While it is sometimes possible to breed out bad traits over time by breeding with stock that does not have the flaws, it's generally cheaper in the long run to start with birds that don't have major flaws, whether breeding for show or pet. And it's important to grow your first few hatches out to maturity, taking photos at least weekly, so you can backtrack and see what the faults and good features look like in very young chicks.
I am on my fifth generation of Narragansett and I've worked very hard to retain the exceptional conformation, temperament, and color of this line while working on increasing the size and shank length. A few BQ birds have probably slipped through my fingers when I sell as poults, but I always have enough to choose from. My rule of thumb is to save the best 10% each year for next year's program including the best male under 3 years old. I broke that rule selling one of my cockerels this fall, but he had only 2 of 3 desirable characteristics (color, conformation). His temperament left something to be desired.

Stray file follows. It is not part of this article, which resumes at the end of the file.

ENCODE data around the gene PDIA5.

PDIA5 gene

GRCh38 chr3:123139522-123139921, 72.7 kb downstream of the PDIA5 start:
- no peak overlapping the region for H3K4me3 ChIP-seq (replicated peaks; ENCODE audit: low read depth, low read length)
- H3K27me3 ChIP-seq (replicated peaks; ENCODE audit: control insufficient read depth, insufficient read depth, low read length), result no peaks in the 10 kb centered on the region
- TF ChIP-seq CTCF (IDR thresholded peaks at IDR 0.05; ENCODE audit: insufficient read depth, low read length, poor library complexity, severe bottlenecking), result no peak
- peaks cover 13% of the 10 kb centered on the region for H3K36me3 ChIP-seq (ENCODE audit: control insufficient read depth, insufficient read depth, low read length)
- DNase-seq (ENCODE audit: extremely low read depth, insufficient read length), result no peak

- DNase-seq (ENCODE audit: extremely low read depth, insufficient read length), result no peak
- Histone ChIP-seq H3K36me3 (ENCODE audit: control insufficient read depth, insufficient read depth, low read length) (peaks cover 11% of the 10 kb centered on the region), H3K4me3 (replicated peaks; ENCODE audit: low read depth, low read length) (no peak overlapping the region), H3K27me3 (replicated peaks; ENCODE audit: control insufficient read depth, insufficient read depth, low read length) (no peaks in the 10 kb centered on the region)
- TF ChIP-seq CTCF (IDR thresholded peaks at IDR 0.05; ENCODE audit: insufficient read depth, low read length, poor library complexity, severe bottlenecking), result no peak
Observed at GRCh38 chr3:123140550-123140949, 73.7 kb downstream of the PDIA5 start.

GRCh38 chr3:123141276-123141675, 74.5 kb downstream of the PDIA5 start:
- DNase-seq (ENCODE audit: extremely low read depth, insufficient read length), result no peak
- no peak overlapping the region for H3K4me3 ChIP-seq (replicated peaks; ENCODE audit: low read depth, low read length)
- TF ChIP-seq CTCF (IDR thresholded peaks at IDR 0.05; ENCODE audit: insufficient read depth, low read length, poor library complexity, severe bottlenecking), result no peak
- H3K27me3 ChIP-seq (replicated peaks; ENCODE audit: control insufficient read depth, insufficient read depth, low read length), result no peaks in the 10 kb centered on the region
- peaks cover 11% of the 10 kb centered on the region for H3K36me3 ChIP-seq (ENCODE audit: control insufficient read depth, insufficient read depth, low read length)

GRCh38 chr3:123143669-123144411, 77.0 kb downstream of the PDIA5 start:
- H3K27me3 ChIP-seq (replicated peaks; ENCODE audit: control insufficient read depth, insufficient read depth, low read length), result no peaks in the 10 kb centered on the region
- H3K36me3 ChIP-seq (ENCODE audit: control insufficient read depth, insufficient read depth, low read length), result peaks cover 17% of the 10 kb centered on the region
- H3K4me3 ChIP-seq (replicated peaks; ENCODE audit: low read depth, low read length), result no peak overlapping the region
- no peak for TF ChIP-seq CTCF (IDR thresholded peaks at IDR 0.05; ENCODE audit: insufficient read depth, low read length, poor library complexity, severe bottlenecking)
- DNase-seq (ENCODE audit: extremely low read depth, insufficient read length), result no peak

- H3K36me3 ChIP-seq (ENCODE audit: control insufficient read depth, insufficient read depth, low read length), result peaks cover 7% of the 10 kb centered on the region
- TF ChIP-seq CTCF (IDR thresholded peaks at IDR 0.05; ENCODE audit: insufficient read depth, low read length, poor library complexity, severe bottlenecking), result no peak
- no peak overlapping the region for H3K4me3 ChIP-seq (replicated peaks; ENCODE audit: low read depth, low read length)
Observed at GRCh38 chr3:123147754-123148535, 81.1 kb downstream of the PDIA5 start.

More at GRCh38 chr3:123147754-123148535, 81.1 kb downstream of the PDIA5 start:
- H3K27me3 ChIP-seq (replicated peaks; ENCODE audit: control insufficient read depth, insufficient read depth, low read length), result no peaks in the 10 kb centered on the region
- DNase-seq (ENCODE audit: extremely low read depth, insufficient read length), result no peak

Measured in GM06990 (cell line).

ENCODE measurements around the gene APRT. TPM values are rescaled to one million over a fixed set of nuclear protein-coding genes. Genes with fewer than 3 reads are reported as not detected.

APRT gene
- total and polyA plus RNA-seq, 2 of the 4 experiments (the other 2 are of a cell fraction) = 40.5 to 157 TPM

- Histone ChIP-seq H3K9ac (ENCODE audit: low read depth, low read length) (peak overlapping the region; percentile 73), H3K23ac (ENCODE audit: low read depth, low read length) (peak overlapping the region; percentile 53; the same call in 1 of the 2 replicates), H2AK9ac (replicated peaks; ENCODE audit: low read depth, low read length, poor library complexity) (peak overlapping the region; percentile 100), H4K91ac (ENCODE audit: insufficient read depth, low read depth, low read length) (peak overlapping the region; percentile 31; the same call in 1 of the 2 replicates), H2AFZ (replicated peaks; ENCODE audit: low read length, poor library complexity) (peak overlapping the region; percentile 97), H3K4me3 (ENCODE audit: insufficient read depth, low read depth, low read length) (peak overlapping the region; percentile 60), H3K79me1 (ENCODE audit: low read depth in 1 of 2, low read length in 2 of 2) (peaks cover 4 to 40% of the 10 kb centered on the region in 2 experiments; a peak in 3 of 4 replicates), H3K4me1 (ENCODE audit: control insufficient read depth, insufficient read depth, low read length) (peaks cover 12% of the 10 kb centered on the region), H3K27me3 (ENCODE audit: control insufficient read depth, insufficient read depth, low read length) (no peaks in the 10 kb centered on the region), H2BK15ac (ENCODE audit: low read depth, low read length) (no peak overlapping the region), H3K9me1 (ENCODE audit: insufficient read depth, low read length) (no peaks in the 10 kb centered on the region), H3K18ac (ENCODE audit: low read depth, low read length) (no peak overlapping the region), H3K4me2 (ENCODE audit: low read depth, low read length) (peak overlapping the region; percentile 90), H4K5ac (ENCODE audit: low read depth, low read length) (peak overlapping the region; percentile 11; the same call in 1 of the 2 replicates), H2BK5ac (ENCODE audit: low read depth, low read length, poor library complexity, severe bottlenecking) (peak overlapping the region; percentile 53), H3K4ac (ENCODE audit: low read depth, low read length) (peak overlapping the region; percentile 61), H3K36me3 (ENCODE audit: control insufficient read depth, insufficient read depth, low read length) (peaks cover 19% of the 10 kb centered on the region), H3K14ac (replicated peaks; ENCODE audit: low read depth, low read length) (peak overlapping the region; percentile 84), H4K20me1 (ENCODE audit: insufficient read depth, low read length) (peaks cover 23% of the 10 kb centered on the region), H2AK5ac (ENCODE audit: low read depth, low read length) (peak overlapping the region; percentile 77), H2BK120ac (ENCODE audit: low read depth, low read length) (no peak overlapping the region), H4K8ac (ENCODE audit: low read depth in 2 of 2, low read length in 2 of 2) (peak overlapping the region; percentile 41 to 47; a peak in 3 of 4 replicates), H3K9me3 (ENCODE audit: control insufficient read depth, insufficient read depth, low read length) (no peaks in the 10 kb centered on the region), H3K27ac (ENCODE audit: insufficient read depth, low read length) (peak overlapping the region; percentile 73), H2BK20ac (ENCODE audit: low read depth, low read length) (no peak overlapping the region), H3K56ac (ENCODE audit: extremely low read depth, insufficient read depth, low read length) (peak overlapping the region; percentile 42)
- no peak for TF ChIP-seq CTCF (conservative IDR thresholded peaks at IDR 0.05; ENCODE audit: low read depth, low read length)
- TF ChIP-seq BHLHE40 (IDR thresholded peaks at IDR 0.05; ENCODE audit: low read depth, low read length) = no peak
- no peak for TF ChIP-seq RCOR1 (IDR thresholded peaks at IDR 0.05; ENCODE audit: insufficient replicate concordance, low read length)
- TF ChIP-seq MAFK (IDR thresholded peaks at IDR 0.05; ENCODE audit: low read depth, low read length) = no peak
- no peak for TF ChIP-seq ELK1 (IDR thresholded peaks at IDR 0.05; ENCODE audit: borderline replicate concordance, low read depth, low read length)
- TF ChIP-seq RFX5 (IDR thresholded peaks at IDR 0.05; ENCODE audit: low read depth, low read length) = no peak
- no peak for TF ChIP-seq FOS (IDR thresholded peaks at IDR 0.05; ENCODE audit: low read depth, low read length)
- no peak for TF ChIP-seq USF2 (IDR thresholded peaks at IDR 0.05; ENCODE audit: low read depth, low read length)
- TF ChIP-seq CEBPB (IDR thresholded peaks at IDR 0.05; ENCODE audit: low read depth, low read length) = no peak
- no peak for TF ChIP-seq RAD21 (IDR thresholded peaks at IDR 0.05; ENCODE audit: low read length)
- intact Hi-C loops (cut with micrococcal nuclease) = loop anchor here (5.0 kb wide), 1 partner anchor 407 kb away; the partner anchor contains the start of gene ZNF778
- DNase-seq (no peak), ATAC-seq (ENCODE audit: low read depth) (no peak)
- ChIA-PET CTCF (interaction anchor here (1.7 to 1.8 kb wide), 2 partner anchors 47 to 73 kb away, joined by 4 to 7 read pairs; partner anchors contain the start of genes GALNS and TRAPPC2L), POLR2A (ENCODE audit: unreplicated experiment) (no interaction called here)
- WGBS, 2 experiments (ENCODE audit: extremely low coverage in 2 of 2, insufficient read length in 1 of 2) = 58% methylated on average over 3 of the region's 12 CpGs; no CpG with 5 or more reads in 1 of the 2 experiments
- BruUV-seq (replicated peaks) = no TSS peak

Selling surplus birds at point of lay or broiler size is a good way to get a look at the nearly full grown birds to help make decisions about your breeders. Selling to a family member, friend or neighbor works too.